Transplant a rose garden?

Who in their right mind would do such a thing? 

Me.   I changed my mind.   We added a screened enclosure.   Life happens.   My roses were too close to the wire mesh and my herbs were too far away from the kitchen.   Okay, I enjoy the walk out to the garden.   That’s not it.  Truth is, they didn’t work well with my rotation schedule AND while I’m cooking dinner and feel the urge for some fresh herbs, it’s easier when they’re located right around the corner. 

Makes sense, doesn’t it?   In theory, yes.   In practice… 

Well, that’s another beast entirely and I do mean beast.   And to think I blamed my stiffness on old age – it has nothing do with old age –  it’s senility!  Mine!   

What was I thinking?   Oh, let’s see.   Today I’ll transplant my three vigorous and thriving rose bushes which have been there for years.   Then, I’ll relocate and plant seed for a new herb garden in their place.   Tomorrow, I’ll plant a blueberry patch.   All this, after five hours spent spring tilling and planting in the garden the day before. 

Counterclockwise from the bottom: aloe, basil, space for cilantro, oregano, space for parsley, rosemary, potted peppers, sweet potato slips inside screen, dill, curly parsley, lavender

Nut job.   I heard you.   Insane

You’re right.   I’m all of those and while you’re at it, add energetic, ambitious, a gal with eyes bigger than her yard AND her ability.   Yep.   That’s me.   But I have to say, now that it’s all behind me, and I survived, I can say, it was all worth it.  

Eventually, my yard will be exactly as I want, all the pain and agony a distant memory as I gaze out the window with satisfaction.   Need I remind you of childbirth

This afternoon, my daughter and I went in search of something cute for our brand new herb garden.   We didn’t find anything.   But it was fun looking! 

It’s nice to have something to look forward to with hope and anticipation, isn’t it?   It feels fresh and fun and exhilarating.   I hope all my seeds take to sprout.   We won’t know for at least a week or two.  I can’t wait to stroll knee deep among the herbs, full and lush, nestled together, their savory scents competing as I decide on which to include for dinner.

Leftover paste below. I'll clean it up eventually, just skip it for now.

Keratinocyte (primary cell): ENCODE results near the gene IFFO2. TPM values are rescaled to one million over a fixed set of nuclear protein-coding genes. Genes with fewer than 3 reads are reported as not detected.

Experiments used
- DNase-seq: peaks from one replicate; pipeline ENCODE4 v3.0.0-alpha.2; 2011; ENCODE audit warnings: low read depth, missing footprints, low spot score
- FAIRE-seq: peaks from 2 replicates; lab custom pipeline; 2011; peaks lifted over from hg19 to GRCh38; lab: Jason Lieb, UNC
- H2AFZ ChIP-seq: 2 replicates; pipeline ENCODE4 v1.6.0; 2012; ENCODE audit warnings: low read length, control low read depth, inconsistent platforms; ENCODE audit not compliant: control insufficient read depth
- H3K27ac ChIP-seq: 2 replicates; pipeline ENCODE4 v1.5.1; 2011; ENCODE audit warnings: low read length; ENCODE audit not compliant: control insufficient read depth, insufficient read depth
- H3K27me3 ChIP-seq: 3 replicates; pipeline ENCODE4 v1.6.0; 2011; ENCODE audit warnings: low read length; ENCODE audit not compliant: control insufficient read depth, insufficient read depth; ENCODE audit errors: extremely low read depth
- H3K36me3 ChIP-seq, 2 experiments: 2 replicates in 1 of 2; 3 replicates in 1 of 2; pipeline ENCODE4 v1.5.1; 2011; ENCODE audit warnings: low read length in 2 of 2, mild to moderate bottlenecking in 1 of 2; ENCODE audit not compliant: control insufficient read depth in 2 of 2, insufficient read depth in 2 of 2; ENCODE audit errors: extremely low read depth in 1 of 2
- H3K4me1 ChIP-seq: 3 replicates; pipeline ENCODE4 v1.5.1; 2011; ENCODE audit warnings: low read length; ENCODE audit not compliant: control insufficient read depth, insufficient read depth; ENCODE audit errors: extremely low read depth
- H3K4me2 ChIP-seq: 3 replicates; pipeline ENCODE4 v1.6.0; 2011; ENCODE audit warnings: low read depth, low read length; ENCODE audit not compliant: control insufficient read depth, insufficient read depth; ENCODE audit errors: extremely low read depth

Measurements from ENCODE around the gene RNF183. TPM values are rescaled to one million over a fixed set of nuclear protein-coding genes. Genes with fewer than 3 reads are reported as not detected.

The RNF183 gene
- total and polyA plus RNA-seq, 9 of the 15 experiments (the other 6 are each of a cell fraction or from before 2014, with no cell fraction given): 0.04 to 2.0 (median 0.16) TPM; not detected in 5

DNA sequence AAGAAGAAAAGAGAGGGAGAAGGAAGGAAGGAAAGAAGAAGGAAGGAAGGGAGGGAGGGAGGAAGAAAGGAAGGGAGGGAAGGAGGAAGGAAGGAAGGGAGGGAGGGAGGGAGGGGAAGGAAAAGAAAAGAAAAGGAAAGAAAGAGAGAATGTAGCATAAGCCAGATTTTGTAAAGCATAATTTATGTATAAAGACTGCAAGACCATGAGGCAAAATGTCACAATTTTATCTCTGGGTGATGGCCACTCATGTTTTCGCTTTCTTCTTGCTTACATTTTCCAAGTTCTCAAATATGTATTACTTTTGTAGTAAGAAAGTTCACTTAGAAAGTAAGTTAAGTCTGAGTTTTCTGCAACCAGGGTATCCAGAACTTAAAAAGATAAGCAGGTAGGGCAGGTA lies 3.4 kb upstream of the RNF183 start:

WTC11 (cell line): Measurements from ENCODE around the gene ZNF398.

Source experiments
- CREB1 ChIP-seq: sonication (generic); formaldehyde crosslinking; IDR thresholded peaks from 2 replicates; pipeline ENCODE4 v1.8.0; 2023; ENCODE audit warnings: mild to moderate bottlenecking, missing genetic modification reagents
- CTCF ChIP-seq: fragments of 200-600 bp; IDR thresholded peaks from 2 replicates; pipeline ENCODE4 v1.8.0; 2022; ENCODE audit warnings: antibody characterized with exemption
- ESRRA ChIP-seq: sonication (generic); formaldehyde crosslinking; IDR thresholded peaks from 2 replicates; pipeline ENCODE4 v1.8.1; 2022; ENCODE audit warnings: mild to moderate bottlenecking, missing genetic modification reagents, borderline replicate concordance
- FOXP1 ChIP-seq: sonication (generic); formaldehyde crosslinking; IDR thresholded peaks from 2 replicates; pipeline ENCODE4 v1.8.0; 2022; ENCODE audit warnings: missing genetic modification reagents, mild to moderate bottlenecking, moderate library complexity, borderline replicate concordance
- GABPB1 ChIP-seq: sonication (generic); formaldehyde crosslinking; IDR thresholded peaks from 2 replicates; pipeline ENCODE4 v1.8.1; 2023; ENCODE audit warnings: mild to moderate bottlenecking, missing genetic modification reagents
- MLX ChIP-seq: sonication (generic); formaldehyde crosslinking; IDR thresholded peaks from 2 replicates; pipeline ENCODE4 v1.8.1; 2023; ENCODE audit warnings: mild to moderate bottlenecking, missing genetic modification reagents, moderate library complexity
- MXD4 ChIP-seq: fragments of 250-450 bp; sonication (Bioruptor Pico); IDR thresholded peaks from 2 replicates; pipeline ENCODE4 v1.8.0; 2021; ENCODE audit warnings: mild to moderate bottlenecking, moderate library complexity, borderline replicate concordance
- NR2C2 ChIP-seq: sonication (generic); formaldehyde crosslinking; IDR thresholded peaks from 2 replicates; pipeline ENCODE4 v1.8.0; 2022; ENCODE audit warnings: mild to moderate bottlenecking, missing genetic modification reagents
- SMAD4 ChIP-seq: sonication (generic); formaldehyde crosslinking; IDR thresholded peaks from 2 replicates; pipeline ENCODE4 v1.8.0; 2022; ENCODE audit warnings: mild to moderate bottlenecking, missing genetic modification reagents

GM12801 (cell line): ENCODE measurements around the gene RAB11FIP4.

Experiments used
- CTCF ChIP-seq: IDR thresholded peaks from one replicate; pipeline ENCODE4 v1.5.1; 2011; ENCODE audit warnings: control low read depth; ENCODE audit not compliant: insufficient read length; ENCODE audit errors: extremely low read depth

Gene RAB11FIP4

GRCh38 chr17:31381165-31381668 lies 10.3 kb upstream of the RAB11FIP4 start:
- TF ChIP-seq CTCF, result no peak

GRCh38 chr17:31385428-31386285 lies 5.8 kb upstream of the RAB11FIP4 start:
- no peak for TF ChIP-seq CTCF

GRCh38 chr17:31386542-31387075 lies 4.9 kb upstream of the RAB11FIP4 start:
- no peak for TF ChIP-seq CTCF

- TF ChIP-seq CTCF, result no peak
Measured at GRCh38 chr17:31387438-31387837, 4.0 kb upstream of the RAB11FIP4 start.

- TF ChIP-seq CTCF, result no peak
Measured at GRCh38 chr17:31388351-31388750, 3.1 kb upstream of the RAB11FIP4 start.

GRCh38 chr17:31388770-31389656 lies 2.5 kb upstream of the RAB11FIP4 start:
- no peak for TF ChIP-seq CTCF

Speaking of herbs, did I mention the hardy rosemary plant?  Easy to grow, easy to harvest and very distinct in character.   One of our favorites this time of year, is rosemary lemonade.   It’s an easy mix with outstanding results.   (Check my recipe page for details.) 

Hmmm.   Closing my eyes, I can see it all.   Then, come April, my berry patch will command my attention with their plump, juicy little bodies of blue glistening in the morning dew.   The perfect compliment to my breakfast yogurt.   I love spring… 

 

Can you see it?   Can you imagine the pleasure you’ll derive from your very own paradise?    Oh, have I forgotten the roses?  

Not at all.   I’ve moved them before and they adapted well.  

 They’ll do so again, I’m sure of it.   Because with enough love and attention, anything can grow anywhere, of that I’m sure of as well. 

Welcome back, spring.  More than the promise of new growth and abundant fragrance, your arrival signals the blessings of renewal. 

p.s.  Good timing.  Florida has had a deluge the past few days.  Wonderful news for my rose transplants!

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3 Comments (+add yours?)

  1. Lona
    Mar 13, 2010 @ 13:11:08

    You have been very busy. All this spring moving finds those muscles I have not used all winter. LOL! It is fun to plan beds and look forward to what they will bring.It is wonderful your daughter wants to garden with you. These are things they never forget. Have a wonderful weekend.
    Lona

    Reply

  2. Gillian
    Mar 14, 2010 @ 18:02:37

    I am glad to hear that you have transplanted roses succesfully. I had one (my one and only) rose that was too crammed in amongst other plants and also not getting enough sunlight. I moved it into a sunnier spot all on its own with room to breathe. Breathe in and wait…. I still havnt let out my breath as it looks a little sickly (I pruned it back when moving it). That was only a couple of weeks so there is still time… I hope.

    Reply

    • gardenfrisk
      Mar 15, 2010 @ 10:34:17

      My key with transplanting roses has been to prune them back, get as much of the root ball and major “arteries” as possible, water in VERY well at new location with the addition of good fertilizer. I bet yours will do great — just remember to breathe often while waiting as it may take a while before you witness success!

      Reply

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